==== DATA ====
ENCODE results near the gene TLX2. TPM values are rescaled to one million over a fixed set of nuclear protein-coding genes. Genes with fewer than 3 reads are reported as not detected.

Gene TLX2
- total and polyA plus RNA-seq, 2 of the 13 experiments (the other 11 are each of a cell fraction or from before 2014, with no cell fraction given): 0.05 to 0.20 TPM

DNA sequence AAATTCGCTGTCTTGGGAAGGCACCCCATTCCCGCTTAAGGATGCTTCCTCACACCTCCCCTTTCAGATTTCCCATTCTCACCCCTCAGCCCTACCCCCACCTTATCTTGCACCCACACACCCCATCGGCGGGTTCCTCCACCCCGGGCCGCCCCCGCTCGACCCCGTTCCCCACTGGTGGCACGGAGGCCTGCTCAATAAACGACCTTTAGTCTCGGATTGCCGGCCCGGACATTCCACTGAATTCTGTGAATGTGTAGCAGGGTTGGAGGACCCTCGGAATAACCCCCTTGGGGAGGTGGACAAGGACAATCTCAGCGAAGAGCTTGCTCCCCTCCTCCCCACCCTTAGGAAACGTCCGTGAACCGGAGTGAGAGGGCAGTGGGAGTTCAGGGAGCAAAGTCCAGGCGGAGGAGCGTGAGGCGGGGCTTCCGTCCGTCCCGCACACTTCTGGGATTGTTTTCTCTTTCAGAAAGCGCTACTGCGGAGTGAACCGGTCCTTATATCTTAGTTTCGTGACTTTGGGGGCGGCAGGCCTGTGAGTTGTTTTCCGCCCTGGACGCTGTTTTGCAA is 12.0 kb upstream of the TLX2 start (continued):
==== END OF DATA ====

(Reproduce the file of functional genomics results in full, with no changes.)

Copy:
ENCODE results near the gene TLX2. TPM values are rescaled to one million over a fixed set of nuclear protein-coding genes. Genes with fewer than 3 reads are reported as not detected.

Gene TLX2
- total and polyA plus RNA-seq, 2 of the 13 experiments (the other 11 are each of a cell fraction or from before 2014, with no cell fraction given): 0.05 to 0.20 TPM

DNA sequence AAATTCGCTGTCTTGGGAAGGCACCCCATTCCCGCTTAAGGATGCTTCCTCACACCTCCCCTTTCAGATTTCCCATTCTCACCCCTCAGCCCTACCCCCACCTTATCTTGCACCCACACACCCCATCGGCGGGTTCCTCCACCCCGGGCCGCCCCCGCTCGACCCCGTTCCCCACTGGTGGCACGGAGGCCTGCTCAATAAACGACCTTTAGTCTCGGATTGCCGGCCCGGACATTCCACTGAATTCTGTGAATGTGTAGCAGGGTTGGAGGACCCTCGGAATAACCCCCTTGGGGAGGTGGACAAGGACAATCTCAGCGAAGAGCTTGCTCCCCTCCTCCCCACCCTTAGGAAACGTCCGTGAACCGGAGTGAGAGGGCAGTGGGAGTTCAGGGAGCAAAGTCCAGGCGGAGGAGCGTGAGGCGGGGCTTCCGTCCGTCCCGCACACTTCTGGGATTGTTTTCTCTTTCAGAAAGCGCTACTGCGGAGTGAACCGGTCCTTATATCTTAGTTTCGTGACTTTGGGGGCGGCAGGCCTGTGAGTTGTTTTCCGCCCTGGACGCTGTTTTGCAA is 12.0 kb upstream of the TLX2 start (continued):